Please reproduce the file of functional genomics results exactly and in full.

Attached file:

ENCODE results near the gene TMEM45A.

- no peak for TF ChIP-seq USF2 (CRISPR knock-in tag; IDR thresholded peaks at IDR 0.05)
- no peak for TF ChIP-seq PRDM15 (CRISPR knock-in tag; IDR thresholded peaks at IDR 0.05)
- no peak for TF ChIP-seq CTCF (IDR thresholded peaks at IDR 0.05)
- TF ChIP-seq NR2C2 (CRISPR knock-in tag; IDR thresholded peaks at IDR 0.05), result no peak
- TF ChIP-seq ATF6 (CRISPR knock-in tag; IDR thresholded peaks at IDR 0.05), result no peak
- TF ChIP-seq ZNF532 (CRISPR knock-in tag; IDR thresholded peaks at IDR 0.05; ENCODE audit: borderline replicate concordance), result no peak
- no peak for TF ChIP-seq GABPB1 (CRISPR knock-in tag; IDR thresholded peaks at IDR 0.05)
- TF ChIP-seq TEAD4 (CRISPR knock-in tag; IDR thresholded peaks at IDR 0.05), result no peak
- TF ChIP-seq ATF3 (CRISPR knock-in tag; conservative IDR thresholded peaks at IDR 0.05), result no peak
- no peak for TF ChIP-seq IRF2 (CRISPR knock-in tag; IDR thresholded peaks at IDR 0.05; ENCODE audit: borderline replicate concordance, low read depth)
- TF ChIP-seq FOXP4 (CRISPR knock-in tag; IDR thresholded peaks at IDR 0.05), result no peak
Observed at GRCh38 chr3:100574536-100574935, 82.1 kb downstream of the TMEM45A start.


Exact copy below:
ENCODE results near the gene TMEM45A.

- no peak for TF ChIP-seq USF2 (CRISPR knock-in tag; IDR thresholded peaks at IDR 0.05)
- no peak for TF ChIP-seq PRDM15 (CRISPR knock-in tag; IDR thresholded peaks at IDR 0.05)
- no peak for TF ChIP-seq CTCF (IDR thresholded peaks at IDR 0.05)
- TF ChIP-seq NR2C2 (CRISPR knock-in tag; IDR thresholded peaks at IDR 0.05), result no peak
- TF ChIP-seq ATF6 (CRISPR knock-in tag; IDR thresholded peaks at IDR 0.05), result no peak
- TF ChIP-seq ZNF532 (CRISPR knock-in tag; IDR thresholded peaks at IDR 0.05; ENCODE audit: borderline replicate concordance), result no peak
- no peak for TF ChIP-seq GABPB1 (CRISPR knock-in tag; IDR thresholded peaks at IDR 0.05)
- TF ChIP-seq TEAD4 (CRISPR knock-in tag; IDR thresholded peaks at IDR 0.05), result no peak
- TF ChIP-seq ATF3 (CRISPR knock-in tag; conservative IDR thresholded peaks at IDR 0.05), result no peak
- no peak for TF ChIP-seq IRF2 (CRISPR knock-in tag; IDR thresholded peaks at IDR 0.05; ENCODE audit: borderline replicate concordance, low read depth)
- TF ChIP-seq FOXP4 (CRISPR knock-in tag; IDR thresholded peaks at IDR 0.05), result no peak
Observed at GRCh38 chr3:100574536-100574935, 82.1 kb downstream of the TMEM45A start.